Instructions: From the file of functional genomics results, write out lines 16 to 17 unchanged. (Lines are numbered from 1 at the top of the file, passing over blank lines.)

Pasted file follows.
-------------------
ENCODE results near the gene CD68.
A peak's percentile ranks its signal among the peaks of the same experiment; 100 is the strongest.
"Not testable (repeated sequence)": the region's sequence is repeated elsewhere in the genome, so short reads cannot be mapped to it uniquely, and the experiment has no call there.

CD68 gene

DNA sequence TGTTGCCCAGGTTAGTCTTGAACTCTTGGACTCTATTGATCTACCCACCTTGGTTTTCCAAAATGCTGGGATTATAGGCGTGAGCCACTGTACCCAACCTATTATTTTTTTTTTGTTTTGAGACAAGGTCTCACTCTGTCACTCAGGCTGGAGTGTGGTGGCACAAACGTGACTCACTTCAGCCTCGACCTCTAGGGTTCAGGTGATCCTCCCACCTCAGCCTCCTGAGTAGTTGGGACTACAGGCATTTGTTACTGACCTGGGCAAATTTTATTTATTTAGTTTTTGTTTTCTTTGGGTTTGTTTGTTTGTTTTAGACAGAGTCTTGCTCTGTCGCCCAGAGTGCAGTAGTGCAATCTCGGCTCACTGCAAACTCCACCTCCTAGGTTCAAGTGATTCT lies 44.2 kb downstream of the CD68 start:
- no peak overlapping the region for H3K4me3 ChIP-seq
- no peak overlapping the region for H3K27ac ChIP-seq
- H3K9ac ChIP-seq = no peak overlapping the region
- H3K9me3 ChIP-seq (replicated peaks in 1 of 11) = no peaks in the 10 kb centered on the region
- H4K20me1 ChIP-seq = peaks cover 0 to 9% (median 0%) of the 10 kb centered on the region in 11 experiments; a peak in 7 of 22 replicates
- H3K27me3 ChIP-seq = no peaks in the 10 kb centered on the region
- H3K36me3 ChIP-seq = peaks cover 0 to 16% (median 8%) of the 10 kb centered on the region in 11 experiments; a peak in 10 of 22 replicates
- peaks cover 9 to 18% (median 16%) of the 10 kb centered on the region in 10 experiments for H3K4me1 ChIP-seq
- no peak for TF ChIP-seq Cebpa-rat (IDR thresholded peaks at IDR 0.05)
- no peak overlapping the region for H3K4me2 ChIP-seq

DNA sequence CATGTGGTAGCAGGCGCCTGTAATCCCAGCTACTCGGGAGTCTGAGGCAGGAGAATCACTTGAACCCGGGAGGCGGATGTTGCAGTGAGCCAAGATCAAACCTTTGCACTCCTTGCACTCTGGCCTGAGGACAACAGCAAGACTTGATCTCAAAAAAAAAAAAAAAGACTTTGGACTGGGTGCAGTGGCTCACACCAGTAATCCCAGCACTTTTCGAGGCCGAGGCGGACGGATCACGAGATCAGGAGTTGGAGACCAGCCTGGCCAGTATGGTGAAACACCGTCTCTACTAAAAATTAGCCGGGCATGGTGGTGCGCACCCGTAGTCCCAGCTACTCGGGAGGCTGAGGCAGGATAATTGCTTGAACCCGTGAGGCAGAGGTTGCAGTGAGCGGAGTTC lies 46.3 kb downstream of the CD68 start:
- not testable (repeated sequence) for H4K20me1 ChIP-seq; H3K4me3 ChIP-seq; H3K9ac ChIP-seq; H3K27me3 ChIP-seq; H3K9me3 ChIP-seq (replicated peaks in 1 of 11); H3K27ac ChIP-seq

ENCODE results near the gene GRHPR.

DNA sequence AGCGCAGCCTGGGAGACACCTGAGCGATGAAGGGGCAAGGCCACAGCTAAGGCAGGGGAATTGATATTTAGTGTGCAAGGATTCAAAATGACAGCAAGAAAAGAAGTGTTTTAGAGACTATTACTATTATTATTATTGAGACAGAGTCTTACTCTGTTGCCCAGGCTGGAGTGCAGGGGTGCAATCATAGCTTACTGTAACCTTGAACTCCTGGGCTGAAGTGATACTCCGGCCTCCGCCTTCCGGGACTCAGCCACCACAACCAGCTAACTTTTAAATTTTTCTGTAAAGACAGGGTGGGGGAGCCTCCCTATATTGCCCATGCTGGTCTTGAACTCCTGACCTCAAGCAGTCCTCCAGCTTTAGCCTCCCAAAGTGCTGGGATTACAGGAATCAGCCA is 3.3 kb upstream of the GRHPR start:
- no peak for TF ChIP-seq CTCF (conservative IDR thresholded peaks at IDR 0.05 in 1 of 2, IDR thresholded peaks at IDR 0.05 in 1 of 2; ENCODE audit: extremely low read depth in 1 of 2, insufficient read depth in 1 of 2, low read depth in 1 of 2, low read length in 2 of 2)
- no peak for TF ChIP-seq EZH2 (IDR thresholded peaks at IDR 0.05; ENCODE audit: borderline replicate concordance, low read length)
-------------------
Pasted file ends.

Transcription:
DNA sequence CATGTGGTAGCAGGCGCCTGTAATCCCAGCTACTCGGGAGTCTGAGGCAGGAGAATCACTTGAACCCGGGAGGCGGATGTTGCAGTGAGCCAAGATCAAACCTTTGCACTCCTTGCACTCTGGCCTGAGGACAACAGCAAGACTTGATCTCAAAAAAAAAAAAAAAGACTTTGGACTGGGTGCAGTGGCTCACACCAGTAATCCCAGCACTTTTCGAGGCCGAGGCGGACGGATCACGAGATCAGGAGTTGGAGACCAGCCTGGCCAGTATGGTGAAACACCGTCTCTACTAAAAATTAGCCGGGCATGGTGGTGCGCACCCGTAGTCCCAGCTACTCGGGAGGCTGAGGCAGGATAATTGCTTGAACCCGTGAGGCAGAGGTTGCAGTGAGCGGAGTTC lies 46.3 kb downstream of the CD68 start:
- not testable (repeated sequence) for H4K20me1 ChIP-seq; H3K4me3 ChIP-seq; H3K9ac ChIP-seq; H3K27me3 ChIP-seq; H3K9me3 ChIP-seq (replicated peaks in 1 of 11); H3K27ac ChIP-seq